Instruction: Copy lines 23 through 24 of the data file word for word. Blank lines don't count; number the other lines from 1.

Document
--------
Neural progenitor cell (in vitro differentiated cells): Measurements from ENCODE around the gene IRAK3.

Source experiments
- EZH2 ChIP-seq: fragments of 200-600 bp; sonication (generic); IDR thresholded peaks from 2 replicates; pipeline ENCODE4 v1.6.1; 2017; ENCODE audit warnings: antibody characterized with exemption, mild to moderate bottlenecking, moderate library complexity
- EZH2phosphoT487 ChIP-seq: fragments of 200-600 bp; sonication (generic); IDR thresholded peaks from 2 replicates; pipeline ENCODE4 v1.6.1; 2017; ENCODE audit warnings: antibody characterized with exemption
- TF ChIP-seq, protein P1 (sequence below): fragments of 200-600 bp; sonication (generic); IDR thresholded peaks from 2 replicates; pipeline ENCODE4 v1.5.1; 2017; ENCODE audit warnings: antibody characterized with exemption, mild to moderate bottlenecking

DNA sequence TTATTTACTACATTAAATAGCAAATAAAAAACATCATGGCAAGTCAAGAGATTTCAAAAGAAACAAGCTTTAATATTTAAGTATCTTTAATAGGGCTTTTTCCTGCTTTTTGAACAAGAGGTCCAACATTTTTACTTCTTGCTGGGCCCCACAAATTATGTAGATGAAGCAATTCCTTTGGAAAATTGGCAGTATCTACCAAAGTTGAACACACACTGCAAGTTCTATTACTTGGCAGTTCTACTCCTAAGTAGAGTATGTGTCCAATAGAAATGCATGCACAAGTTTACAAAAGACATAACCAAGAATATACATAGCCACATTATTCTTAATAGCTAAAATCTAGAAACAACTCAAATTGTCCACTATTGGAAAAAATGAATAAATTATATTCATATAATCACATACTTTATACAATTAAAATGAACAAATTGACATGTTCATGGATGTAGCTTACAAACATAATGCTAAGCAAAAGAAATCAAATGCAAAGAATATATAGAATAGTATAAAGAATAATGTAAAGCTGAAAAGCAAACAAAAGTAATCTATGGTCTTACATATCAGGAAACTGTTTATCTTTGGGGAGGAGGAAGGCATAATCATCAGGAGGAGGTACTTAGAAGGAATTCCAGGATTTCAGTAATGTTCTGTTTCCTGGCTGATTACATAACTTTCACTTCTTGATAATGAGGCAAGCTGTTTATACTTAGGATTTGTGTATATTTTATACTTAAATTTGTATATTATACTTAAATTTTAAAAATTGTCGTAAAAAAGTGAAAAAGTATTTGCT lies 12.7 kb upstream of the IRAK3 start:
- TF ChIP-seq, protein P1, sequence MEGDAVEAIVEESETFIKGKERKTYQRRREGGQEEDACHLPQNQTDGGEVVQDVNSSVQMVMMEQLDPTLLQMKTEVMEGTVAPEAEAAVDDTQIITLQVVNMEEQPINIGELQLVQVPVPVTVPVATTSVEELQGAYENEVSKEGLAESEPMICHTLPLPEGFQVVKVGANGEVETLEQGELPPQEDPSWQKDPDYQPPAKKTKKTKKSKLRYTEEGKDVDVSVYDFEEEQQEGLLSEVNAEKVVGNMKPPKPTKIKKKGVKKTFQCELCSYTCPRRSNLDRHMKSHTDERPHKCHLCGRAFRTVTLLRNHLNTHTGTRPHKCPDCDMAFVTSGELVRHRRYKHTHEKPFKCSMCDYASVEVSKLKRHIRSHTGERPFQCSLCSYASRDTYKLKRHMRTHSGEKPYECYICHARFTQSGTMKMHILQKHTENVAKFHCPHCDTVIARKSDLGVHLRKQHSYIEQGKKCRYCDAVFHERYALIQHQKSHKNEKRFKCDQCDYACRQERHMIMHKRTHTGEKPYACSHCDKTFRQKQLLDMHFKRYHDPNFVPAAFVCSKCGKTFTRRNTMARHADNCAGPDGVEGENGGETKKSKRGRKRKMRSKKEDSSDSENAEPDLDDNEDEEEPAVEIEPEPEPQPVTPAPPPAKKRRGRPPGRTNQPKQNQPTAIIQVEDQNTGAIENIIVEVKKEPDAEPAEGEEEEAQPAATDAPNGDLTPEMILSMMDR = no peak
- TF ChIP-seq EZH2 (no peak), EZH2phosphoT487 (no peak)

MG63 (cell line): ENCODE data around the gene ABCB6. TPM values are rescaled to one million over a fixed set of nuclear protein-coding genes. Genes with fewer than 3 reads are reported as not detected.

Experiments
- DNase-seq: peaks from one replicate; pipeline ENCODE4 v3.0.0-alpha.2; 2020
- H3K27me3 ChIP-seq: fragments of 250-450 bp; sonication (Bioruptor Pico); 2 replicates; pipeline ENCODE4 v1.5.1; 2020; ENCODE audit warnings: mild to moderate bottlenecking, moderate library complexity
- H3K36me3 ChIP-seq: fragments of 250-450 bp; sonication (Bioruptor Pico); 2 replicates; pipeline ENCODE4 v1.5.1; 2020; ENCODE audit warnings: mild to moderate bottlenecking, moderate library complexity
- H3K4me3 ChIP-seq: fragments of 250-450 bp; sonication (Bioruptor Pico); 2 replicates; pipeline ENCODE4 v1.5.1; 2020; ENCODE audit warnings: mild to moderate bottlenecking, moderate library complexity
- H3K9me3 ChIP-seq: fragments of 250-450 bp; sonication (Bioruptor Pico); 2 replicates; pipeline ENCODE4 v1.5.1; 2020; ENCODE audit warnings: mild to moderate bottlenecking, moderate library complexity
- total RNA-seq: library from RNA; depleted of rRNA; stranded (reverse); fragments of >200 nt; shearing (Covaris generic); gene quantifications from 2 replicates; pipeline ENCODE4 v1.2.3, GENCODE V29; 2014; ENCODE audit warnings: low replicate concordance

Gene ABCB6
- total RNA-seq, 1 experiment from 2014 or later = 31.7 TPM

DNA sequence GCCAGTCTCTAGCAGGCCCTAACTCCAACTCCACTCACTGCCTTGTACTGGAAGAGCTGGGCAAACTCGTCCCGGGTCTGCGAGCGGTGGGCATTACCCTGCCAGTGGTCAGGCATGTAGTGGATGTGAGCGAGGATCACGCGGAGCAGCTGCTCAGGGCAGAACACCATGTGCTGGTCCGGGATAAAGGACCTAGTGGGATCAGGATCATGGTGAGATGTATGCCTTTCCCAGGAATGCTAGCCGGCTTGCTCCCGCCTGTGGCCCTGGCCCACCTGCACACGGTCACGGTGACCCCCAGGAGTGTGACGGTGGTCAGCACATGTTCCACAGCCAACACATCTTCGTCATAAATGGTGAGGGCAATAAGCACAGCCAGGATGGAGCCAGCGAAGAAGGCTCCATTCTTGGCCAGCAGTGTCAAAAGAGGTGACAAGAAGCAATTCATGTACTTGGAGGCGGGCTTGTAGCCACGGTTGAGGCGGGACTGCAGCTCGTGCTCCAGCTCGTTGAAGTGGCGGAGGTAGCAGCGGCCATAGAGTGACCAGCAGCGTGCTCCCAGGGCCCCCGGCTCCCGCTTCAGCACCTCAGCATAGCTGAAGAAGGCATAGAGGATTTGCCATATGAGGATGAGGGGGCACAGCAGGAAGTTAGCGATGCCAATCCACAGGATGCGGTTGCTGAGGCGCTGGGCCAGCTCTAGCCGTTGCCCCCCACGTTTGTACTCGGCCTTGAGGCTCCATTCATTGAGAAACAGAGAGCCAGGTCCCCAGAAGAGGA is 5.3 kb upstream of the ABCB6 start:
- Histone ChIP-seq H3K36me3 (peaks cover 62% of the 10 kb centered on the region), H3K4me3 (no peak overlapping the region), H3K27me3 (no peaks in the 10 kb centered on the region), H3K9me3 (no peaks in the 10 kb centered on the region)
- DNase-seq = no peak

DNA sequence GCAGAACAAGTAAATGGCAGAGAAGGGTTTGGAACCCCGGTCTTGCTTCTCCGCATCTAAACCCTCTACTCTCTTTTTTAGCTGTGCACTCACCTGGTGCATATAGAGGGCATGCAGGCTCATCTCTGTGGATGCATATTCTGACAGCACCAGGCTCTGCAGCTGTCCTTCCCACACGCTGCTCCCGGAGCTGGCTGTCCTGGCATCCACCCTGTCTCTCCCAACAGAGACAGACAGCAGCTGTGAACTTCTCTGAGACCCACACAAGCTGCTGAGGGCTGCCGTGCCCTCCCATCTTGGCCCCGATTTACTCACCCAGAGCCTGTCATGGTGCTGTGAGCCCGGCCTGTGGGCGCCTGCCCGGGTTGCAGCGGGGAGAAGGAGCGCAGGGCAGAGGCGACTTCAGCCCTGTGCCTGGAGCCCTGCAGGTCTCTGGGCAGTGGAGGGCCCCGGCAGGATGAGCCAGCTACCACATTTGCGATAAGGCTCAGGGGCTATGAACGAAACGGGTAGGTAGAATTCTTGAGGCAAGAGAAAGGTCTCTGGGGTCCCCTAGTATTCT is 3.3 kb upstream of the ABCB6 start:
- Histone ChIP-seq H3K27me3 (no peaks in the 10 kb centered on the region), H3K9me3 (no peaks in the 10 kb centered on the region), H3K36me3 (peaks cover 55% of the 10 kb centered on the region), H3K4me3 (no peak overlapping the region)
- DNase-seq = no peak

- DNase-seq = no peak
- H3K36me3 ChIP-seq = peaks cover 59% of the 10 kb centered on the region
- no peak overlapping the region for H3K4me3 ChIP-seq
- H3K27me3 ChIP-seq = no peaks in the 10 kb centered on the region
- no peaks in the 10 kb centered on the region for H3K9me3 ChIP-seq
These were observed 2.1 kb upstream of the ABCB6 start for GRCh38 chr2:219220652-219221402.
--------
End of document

- Histone ChIP-seq H3K27me3 (no peaks in the 10 kb centered on the region), H3K9me3 (no peaks in the 10 kb centered on the region), H3K36me3 (peaks cover 55% of the 10 kb centered on the region), H3K4me3 (no peak overlapping the region)
- DNase-seq = no peak